Exxon has long denied plans to move into the biofuel market, but the oil company announced a plan today to invest $600 million in the production of biofuel from algae. As part of the plan, Exxon will partner with Synethetic Genomics, a biotechnology outfit, to develop the fuel. Exxon's algae fuel investment includes $300 million for preliminary studies with Synthetic Genomics, and $300 more if the research goes well. But why did Exxon choose to endorse algae fuel when its competitors, including BP and Chevron, are banking on biofuel feedstocks like wood waste, jatropha, and corn?
Exxon is betting that algae fuel can be more easily scaled up than other types of fuel—even though large-scale commercial plants are up to a decade away. Additionally, Exxon believes that algae could reap over 2,000 gallons of fuel per acre each year, while palm trees produce 650 gallons, sugar canes pump out 450 gallons, and corn yields 250 gallons.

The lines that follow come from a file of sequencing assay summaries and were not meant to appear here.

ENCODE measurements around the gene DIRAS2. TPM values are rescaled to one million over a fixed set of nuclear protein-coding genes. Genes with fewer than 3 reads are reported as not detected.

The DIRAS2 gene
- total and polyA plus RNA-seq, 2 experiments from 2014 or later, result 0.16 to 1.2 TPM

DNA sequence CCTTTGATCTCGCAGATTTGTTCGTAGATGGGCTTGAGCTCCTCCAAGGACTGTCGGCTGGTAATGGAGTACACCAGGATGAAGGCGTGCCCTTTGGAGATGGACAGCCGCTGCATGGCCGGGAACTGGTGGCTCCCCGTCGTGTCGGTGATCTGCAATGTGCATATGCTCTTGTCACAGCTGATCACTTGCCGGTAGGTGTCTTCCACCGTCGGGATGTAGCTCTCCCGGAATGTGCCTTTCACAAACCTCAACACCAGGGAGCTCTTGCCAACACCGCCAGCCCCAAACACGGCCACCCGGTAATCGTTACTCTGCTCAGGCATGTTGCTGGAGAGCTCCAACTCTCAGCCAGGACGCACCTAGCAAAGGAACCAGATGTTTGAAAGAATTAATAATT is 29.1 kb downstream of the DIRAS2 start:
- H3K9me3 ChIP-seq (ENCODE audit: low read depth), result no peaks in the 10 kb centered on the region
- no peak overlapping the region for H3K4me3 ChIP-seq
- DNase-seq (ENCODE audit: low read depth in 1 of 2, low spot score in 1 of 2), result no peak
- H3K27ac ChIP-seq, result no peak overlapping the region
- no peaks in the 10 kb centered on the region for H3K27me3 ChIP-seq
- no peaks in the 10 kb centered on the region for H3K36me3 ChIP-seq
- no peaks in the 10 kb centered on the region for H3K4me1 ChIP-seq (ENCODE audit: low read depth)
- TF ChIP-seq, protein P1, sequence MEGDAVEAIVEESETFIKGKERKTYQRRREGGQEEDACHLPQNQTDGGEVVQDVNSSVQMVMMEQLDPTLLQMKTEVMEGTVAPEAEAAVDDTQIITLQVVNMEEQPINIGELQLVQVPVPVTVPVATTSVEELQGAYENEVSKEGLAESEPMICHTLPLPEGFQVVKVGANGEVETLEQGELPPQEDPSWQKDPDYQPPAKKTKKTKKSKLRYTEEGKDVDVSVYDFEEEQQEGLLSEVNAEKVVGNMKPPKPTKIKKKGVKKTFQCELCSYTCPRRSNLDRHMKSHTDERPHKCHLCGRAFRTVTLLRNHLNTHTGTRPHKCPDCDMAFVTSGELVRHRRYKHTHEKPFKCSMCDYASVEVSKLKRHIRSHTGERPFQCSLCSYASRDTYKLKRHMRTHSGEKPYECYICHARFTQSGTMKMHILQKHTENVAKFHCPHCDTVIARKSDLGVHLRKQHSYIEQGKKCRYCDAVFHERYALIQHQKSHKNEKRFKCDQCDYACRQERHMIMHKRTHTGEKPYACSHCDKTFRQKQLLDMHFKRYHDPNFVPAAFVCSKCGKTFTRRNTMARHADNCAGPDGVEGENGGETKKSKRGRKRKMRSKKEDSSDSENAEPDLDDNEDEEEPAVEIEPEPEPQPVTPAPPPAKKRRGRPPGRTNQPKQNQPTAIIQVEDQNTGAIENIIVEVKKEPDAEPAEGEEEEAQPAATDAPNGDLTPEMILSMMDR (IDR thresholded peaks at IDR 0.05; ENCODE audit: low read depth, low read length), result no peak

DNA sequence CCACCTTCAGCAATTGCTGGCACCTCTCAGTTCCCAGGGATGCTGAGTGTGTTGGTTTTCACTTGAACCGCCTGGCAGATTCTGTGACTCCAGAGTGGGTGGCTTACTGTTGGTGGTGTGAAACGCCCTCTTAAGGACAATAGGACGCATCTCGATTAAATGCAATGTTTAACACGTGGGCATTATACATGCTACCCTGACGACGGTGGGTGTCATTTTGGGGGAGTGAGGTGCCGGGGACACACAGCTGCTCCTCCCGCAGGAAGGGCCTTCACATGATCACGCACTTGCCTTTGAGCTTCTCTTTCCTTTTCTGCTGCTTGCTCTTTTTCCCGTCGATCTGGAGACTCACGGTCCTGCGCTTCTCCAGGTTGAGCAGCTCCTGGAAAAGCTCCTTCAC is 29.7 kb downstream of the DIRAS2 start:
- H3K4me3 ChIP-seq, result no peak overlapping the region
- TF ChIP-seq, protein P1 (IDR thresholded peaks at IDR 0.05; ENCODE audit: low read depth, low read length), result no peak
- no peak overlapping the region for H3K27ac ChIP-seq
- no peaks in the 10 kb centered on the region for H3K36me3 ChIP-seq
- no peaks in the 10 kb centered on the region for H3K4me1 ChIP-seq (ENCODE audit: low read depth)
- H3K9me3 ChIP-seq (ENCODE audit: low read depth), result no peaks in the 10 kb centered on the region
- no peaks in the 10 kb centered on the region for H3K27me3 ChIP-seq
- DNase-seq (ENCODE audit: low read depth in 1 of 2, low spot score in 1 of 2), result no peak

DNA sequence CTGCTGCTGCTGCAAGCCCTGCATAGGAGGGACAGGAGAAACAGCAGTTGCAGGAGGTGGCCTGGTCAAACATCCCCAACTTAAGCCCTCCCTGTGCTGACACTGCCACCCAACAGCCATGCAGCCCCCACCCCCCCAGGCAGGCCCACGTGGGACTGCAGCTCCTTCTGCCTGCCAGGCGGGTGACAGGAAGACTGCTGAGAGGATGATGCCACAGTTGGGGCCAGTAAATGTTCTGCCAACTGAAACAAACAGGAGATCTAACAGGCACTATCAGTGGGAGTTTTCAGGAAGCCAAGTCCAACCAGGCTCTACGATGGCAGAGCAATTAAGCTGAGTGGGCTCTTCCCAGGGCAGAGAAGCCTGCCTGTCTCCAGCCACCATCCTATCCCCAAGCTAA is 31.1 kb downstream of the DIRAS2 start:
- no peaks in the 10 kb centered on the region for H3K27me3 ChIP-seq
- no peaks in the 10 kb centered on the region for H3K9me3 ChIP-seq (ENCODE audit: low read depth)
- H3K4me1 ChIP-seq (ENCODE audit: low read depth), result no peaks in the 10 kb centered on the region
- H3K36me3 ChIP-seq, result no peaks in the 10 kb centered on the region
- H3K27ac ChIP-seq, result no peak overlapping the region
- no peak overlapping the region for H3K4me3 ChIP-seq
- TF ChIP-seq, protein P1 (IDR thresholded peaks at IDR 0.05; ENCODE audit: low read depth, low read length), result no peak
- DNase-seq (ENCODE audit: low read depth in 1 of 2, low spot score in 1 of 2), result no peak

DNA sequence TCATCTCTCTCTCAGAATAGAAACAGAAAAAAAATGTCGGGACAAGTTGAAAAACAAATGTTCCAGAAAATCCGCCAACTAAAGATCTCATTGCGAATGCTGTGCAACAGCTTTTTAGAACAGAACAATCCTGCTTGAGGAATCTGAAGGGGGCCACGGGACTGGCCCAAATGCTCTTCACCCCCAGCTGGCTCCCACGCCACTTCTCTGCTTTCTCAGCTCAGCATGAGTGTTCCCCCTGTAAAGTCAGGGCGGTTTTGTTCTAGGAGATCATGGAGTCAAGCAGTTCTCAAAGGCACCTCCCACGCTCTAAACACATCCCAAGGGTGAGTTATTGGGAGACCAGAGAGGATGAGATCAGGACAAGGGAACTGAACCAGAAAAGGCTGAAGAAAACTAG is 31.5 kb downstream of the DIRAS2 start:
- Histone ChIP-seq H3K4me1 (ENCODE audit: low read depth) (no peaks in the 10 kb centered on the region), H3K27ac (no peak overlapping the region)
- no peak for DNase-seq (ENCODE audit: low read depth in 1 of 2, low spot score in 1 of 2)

It's a significant investent for Exxon, whose CEO, Rex Tillerson, famously derided biofuels as "moonshine", though it's not unprecedented. Exxon developed a critical part of the Maya 300 EV's lithium-ion battery, and the company has given Stanford's Global Climate and Energy project, which researches alternative fuels, $100 million over the past decade.
At the same time, Tillerson claimed just this past May that oil production hasn't peaked and the world won't move beyond coal, natural gas, and crude oil for 100 years. To be sure, a $600 million investment is nothing for a company with over $425 billion in revenue. But it could lead to speculation that Tillerson doesn't wholeheartedly believe what he says about the continued dominance of petroleum. Or maybe Exxon just wants to get in on the 36 billion gallons of biofuel that Congress has mandated by 2020.
[Via The New York Times]